New Delhi, Indian filmmakers are now looking at the digital medium to make up for losses due to music piracy. Actor Aamir Khan and singer Lucky Ali were among those who tried to catch up with the new media in 2009.
Music launches traditionally give way to the release of cassettes and CDs of an album, but today filmmakers and artists are depending on the digital medium. In 2009, two films – “Blue” and “3 Idiots” – released their music on the digital format.
While the music of underwater thriller “Blue” was launched through micro chips and pen drives, Aamir decided to float the music of his forthcoming film “3 Idiots” on the internet.
“Music is being consumed more and more by youngsters and the medium they usually prefer is digital and online. Those who were using cassettes are moving to CDs, those using CDs are moving to pen drives and downloads,” Bhushan Kumar, MD of T-Series, told IANS.
“The mode of consumption has been changing over a period of time and as a new age company, one of our tasks is to identify new trends and consumption patterns,” he added.
Mobile and digital entertainment company Hungama Digital Media digitally distributed and promoted the music for “Blue” with T-Series making the movie’s music available on pen drives and micro chips. A.R. Rahman had composed the music for the Akshay Kumar-Sanjay Dutt-Lara Dutta-Zayed Khan-starrer.
Aamir, who is part of “3 Idiots”, was instrumental in organising the online release of its music.
“The film revolves around youngsters and thus our target audience is people from that age group. Since young guys and girls today are hooked to the internet, we thought it makes sense to release our music there,” Aamir told IANS.
The size of the music industry came down from an estimated Rs.8.3 billion in 2005 to Rs.7.3 billion in 2008, to a great extent due to piracy. But new technology seems to have come to its rescue.
According to Rajeeta Hemwani, vice president (content) of Universal Music, the trend of digital release of music is not likely to fade out.
“Records gave way to cassettes which in turn gave way to CDs. In due course, CDs would take a backseat. The new medium of sales (digital) will take over. The process, like you can see, has already begun,” she said.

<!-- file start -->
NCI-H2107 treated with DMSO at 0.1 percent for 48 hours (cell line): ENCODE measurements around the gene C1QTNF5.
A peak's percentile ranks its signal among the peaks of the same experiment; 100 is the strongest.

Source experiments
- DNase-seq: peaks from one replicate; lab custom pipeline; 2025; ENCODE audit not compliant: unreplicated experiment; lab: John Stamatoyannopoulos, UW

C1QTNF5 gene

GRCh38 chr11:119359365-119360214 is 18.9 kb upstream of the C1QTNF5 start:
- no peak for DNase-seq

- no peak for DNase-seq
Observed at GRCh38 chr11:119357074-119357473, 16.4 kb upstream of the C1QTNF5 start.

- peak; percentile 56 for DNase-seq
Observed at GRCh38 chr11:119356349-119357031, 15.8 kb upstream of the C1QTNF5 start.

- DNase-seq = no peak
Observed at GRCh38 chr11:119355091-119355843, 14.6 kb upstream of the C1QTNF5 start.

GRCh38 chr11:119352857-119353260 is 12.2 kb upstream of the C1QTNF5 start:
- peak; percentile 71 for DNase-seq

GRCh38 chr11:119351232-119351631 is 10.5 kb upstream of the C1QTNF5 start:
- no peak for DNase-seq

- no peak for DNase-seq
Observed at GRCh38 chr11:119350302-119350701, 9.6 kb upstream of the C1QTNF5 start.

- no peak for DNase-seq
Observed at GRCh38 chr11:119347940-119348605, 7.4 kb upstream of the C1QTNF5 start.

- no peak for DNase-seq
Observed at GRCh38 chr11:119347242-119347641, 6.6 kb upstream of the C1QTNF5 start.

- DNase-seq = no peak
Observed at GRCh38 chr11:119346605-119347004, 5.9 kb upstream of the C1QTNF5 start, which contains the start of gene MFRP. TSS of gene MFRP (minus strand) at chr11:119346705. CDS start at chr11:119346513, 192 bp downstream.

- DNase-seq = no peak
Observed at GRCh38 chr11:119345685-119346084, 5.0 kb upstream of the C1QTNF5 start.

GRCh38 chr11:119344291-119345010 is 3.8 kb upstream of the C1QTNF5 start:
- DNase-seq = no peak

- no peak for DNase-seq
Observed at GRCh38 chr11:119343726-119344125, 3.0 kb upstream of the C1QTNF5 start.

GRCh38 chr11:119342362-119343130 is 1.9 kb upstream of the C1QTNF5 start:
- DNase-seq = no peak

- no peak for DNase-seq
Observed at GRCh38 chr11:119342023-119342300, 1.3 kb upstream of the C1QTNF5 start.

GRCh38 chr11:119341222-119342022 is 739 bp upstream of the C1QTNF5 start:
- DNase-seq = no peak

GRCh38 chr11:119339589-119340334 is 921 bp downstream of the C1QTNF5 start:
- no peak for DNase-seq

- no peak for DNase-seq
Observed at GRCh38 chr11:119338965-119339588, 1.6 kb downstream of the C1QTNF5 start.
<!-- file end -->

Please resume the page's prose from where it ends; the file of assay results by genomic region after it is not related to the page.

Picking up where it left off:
The digital trend is also spreading its wings to the non-film music segment. Recently singer Lucky Ali refrained from indulging in physical distribution of the music of his new album “Xsuie” – he released it online.
Ali said: “Things are changing and trends are altering. People are more digitally literate now. As it is when you put out your music digitally, the quality of sound is high. But when you put it on a CD, the sound starts deteriorating. I didn’t want that to happen.
The songs of his new album have been made available on sites like www.nimbit.com/luckyali and www.bluefrogsounds.com.
Even film production companies have taken the plunge. Yash Raj Films’ official website offers digital downloads of audio tracks of their films and uses the Digital Rights Management (DRM) technology that enables content providers to own copyrighted material in a digital format and use it on the basis of the licence rights given.
Down south too, music makers are trying to use the new medium. The audio of “Thiru Thiru Thuru Thuru” was made in digital format and Tamil thespian Kamal Haasan was delighted with the fact that the southern film industry finally accepted new technology.
“I am so happy that (director) Nandini has done a fantabulous job. Satyam Cinemas and Real Image have elevated the standard of Tamil cinema by making this film in digital format. This is picture perfect for future cinema,” said Kamal Wednesday.
“There were more groups opposing satellite channels and films in video cassette format when they entered our society. I was standing alone in welcoming the technical advancement in the entertainment world. Now everyone has accepted the new technology. I am sure no one can stop the growth of electronic and digital media,” Haasan said.